Replication and Narration ``Counterparts'' as a Replicon of Joycean Narration M U R R AY M c A R T H U R As the long history of narrative theory since Plato and Aristotle attests, narration has always been a function of the replication of language. In the oral traditions of folktale and epic, narrators simultaneously composed and performed through replication of characters' speech, or mimesis, and their own speech, or diegesis, in Plato's and Aristotle's terms.1 Mimesis and diegesis were set within replications, or tokens, of tale-types in the folkloric tradition and type-scenes in the epic tradition.2 In terms of contemporary studies of replication, each type is constituted by the multiple repetitions of its tokens.3 My argument here is that, among all Joyce's texts, ``Counterparts,'' written at the beginning of his career, most clearly illustrates his understanding of the constitutive function of replication in narration. ``Counterparts'' displays the functions of replication at almost every level, from the constitutive play throughout the story on that title word, to Farrington's vocation as a scrivener or replicator of texts, to his avocation as a repetitive drinker and buyer of rounds of drinks, to his parallel avocations of mimesis or imitation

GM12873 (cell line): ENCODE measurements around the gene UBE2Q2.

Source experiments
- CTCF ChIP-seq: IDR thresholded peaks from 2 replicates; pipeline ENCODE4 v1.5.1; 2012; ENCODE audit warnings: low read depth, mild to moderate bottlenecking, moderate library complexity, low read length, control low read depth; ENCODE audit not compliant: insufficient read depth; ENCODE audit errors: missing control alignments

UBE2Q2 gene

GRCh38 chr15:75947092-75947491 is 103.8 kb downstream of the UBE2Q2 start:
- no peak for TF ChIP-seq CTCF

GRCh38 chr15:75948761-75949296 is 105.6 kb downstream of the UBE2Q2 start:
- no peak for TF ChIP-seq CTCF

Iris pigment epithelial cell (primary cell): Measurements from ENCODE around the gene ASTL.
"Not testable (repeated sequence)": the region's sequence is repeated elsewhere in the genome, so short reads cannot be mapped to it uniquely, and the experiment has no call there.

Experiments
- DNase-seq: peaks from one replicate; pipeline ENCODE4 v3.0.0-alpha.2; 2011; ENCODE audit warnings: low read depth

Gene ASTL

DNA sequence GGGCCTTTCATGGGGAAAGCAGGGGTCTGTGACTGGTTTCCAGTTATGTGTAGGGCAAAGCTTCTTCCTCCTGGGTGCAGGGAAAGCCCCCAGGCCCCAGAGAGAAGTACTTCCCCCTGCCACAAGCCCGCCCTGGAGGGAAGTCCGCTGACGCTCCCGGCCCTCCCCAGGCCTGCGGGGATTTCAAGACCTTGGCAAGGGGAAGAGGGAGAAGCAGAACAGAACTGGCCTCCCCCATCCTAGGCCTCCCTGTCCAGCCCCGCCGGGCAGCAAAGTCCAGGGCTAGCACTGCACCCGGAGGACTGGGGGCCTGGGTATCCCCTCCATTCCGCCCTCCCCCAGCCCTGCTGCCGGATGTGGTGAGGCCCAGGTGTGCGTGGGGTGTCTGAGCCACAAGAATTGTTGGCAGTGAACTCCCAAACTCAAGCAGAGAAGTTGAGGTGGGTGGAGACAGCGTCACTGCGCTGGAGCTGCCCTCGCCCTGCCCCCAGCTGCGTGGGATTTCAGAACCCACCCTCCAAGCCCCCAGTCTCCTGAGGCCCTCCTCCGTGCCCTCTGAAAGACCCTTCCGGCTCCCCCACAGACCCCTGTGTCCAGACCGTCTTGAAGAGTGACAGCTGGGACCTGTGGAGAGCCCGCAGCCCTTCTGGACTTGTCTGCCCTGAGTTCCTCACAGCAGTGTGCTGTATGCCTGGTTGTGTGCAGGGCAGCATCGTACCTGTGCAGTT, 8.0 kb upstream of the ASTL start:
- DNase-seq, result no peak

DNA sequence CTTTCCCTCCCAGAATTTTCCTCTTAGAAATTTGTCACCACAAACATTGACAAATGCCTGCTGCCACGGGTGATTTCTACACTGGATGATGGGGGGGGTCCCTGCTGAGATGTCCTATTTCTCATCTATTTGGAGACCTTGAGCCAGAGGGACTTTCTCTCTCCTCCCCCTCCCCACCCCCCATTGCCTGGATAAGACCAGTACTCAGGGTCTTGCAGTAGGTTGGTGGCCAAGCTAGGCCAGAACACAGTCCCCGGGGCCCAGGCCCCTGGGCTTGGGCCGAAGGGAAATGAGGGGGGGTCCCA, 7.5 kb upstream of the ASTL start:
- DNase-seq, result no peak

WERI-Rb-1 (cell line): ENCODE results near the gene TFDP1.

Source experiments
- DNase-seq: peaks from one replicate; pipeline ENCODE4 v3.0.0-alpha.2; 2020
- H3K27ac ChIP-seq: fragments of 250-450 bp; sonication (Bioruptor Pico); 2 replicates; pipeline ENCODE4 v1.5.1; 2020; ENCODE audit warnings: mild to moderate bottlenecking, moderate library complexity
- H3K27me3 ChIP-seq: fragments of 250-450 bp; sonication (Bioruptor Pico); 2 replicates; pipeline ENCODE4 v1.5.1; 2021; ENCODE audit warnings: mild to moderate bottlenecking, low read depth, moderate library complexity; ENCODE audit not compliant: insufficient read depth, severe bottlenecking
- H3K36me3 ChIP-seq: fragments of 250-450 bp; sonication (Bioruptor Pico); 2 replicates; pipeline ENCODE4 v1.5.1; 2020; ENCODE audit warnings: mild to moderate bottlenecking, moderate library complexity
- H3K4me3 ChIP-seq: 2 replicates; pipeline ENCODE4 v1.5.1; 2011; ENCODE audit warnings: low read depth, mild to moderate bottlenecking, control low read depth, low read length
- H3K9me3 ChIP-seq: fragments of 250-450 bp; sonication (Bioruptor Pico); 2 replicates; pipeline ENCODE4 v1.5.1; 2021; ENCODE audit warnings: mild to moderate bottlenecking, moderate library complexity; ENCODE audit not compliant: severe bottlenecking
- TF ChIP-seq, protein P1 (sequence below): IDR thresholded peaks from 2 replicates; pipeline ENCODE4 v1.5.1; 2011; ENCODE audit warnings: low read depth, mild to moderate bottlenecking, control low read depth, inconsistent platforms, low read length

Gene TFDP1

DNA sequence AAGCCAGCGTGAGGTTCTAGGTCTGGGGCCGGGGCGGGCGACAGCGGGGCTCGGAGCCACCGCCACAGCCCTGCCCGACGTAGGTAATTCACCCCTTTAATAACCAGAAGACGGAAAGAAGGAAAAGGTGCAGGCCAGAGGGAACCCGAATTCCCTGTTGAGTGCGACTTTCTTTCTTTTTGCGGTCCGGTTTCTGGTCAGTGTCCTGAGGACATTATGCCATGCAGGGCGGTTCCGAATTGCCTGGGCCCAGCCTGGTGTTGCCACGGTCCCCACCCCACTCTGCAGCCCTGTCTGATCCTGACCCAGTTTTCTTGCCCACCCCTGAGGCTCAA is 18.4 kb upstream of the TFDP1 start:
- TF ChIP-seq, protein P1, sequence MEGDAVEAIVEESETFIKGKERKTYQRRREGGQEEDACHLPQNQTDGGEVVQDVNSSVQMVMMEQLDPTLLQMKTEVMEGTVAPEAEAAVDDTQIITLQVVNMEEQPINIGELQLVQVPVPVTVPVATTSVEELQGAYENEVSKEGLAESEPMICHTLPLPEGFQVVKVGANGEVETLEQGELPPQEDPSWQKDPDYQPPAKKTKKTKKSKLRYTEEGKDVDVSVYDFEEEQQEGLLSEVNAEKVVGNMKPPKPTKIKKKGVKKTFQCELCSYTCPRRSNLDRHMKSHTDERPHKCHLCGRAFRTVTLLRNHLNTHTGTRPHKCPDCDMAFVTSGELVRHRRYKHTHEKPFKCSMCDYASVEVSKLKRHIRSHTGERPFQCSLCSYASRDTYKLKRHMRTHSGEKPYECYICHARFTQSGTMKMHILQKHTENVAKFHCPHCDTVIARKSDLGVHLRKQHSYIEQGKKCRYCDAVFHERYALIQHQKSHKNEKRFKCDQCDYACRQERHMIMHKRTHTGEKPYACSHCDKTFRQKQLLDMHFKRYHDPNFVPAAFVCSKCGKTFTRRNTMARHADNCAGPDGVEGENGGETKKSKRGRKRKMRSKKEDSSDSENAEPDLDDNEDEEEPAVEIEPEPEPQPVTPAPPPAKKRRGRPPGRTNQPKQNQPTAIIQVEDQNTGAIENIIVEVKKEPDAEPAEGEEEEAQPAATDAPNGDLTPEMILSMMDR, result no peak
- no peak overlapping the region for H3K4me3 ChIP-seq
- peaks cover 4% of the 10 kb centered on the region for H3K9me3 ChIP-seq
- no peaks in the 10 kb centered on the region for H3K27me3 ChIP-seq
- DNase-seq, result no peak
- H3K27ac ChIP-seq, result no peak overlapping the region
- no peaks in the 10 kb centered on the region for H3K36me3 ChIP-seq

Joyce Studies Annual – Fordham University Press
Published: Dec 12, 2013
It’s your single place to instantly
discover and read the research
that matters to you.
Enjoy affordable access to
over 18 million articles from more than
15,000 peer-reviewed journals.
All for just $49/month
Query the DeepDyve database, plus search all of PubMed and Google Scholar seamlessly
Save any article or search result from DeepDyve, PubMed, and Google Scholar... all in one place.
Get unlimited, online access to over 18 million full-text articles from more than 15,000 scientific journals.
Read from thousands of the leading scholarly journals from SpringerNature, Wiley-Blackwell, Oxford University Press and more.
All the latest content is available, no embargo periods.
“Hi guys, I cannot tell you how much I love this resource. Incredible. I really believe you've hit the nail on the head with this site in regards to solving the research-purchase issue.”Daniel C.
“Whoa! It’s like Spotify but for academic articles.”@Phil_Robichaud
“I must say, @deepdyve is a fabulous solution to the independent researcher's problem of #access to #information.”@deepthiw
“My last article couldn't be possible without the platform @deepdyve that makes journal papers cheaper.”@JoseServera